Lanka seeks urgent meeting with Indian Minister on fishing dispute

SL Navy livid at alleged ill-treatment of poachers
By Leon Berenger

Sri Lankan authorities are to seek an urgent meeting with a top Indian Minister over the festering fishing dispute across the Palk Strait, while the SL Navy reacted angrily to recent allegations made in Chennai that it had ill-treated fishermen from that country. The move by the Government comes days after more Sri Lankan fishermen were arrested by the Indian Coast Guard during the course of this week after they strayed into that country’s territorial waters, Fisheries Secretary, Dr. Dammitha de Soyza told the Sunday Times yesterday.

A total of 21 local fishermen and six trawlers were apprehended by the Indian authorities in separate incidents on Monday and Wednesday this week, bringing the present number of Sri Lankans fishermen in Indian custody to 74.

“We need to talk urgently with the Indian Agriculture and Fisheries Minister Sharad Pawar in this connection and Colombo is hopeful that a meeting could be arranged at the earliest. We have already been informed that Minister Pawar has expressed his willingness to visit Sri Lanka in this regard and that he had even informed the Indian High Commission towards this end,” Dr. de Soyza said.

She also cautioned that both sides involved in fishing must respect each country’s International Maritime Boundaries (IMBs) at all times in a bid to avoid confrontation. “In the case of the Sri Lankan fishermen the numbers are very small when compared with those from the other side that number in the thousands who plunder the local marine resources on a daily basis.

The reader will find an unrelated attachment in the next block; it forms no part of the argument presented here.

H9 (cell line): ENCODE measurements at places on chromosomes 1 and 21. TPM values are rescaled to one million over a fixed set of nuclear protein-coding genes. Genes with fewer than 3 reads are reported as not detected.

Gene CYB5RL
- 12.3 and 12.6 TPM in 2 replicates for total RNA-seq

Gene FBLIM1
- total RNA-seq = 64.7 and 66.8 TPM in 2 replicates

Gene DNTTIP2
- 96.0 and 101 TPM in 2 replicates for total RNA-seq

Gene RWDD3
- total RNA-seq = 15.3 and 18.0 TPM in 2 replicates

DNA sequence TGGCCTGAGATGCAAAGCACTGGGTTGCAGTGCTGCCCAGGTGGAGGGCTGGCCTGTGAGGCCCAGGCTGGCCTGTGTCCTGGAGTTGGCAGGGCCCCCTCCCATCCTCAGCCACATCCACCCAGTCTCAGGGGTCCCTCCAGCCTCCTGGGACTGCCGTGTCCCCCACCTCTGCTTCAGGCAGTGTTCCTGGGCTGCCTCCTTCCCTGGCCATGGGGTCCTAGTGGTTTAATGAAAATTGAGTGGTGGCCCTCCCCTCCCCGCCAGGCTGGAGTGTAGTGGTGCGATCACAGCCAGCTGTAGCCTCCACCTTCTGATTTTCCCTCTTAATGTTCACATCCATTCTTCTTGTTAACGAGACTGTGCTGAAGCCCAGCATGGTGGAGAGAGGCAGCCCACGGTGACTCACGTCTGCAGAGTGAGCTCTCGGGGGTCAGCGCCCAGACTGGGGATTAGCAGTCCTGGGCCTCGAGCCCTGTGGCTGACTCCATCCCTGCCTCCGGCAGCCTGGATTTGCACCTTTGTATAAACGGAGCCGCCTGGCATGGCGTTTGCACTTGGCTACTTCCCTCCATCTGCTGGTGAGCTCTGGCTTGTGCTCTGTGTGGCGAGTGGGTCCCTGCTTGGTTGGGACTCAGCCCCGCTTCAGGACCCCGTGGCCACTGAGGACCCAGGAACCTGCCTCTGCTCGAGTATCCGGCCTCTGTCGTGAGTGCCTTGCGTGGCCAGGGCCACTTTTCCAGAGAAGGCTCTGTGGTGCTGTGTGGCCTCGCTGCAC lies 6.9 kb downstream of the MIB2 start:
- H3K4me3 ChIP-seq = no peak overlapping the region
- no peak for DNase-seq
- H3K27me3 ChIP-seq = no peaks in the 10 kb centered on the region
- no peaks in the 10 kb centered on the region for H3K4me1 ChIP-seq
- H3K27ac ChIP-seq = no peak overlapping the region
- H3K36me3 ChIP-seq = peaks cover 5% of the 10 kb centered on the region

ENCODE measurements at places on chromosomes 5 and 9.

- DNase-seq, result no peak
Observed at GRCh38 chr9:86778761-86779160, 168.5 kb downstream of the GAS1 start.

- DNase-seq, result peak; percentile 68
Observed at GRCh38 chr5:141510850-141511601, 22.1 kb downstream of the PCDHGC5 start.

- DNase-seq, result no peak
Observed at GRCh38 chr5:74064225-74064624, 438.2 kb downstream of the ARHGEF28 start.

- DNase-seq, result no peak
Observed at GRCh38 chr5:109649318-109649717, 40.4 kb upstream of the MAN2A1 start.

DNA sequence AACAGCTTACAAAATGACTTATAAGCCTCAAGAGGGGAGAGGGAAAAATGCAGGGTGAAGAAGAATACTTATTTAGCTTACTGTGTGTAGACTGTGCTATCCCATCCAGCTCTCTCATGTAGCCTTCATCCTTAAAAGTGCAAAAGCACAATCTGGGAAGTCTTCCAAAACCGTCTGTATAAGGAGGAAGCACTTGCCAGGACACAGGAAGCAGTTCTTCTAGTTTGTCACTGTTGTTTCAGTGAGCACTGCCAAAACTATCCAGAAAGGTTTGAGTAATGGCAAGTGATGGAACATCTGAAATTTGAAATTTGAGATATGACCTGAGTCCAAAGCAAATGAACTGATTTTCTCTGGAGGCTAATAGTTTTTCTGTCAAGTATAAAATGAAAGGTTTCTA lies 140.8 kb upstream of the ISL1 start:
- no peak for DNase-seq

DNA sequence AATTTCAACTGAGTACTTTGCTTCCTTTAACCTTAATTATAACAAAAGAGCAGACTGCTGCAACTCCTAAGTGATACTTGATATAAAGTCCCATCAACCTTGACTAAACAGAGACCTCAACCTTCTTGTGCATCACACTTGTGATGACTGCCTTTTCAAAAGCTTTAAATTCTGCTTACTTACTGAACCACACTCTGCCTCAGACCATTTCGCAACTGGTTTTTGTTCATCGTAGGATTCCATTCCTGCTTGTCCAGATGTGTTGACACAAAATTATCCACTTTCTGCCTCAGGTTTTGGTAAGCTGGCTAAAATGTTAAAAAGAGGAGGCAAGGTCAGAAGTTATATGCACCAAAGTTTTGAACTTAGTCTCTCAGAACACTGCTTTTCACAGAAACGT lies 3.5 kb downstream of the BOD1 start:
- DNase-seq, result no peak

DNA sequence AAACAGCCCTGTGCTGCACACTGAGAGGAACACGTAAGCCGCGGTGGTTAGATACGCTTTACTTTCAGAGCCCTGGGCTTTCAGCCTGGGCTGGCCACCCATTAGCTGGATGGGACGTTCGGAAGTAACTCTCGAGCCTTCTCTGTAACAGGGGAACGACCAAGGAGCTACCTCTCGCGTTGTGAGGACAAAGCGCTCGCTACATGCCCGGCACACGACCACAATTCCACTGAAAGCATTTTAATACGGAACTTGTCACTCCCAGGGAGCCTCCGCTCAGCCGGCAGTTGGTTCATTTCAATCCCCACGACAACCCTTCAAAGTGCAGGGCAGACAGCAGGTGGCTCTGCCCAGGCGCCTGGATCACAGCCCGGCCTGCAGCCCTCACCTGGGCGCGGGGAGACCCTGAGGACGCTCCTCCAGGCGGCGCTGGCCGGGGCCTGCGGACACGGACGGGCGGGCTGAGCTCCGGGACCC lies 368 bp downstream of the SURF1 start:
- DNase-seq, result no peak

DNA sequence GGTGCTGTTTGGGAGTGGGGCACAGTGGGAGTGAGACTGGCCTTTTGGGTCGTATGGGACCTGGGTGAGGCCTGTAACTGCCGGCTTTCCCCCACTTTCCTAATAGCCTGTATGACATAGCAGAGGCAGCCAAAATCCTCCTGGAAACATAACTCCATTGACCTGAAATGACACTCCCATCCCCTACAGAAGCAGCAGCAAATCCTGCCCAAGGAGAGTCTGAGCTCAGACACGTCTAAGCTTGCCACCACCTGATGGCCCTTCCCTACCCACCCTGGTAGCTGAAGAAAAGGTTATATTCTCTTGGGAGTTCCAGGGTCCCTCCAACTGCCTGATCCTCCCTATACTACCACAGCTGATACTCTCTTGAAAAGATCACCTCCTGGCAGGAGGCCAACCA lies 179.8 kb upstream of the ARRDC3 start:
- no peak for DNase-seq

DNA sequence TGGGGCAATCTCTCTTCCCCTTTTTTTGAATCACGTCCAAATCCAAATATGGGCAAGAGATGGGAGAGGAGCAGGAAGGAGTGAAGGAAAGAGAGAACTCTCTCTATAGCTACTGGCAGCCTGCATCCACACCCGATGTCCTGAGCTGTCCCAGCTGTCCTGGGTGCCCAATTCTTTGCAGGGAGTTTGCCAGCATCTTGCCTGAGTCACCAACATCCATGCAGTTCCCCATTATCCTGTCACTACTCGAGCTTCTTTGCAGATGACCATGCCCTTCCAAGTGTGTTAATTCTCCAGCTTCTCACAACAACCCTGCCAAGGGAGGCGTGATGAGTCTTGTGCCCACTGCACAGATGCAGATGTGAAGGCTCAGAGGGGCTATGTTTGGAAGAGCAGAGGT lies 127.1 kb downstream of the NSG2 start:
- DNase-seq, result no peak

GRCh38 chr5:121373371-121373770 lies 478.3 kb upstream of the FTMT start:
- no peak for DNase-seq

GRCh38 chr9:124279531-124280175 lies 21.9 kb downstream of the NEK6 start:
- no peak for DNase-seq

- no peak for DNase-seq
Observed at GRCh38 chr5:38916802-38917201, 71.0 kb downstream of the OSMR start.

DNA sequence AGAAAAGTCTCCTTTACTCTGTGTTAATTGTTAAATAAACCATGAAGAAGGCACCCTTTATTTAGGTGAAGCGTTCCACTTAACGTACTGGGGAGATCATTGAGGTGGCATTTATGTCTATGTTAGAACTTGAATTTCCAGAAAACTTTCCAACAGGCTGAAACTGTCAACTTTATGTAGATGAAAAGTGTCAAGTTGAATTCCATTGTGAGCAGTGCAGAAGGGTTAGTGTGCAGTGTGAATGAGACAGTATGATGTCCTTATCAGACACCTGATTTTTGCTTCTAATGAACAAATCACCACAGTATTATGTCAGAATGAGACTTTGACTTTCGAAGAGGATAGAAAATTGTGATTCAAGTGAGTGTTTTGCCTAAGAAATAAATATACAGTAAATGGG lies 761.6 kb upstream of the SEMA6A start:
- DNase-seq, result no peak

This continues to be a serious issue that is blown out of proportion by regional politicians in India who use it as means to enhance their political ambitions,” Dr. de Soyza added. Meanwhile the SL Navy yesterday expressed deep concern at allegations made across the Palk Strait that it ill-treats Indian fishermen.

“None of these allegations have been supported with credible proof, but are made merely on hearsay and with ill-intention aimed at straining the good relations shared between the two countries.
For our part, we have on numerous occasions rescued Indian fishermen found in distress and provided them with assistance from machinery, to food, water and even in some instances accommodation,” a senior naval officer said.

Human chain to register protest
Local fishermen groups are set to form a human chain on the coast of Mannar at the beginning of next week to draw attention to the fishing issues and the continuing arrests of locals by the Indian Coast Guard. Dinesh

Fernando with the All Ceylon Fisher Folk Trade Union (ACFFTU) told the Sunday Times that several thousands fishermen from some 33 organisations are expected to take part in this campaign that is listed for August 8.

“Our people are being held in Indian jails under extremely poor conditions while the fishermen from that country have a practical free run to plunder the resources on this side of the Palk Strait,” he said.

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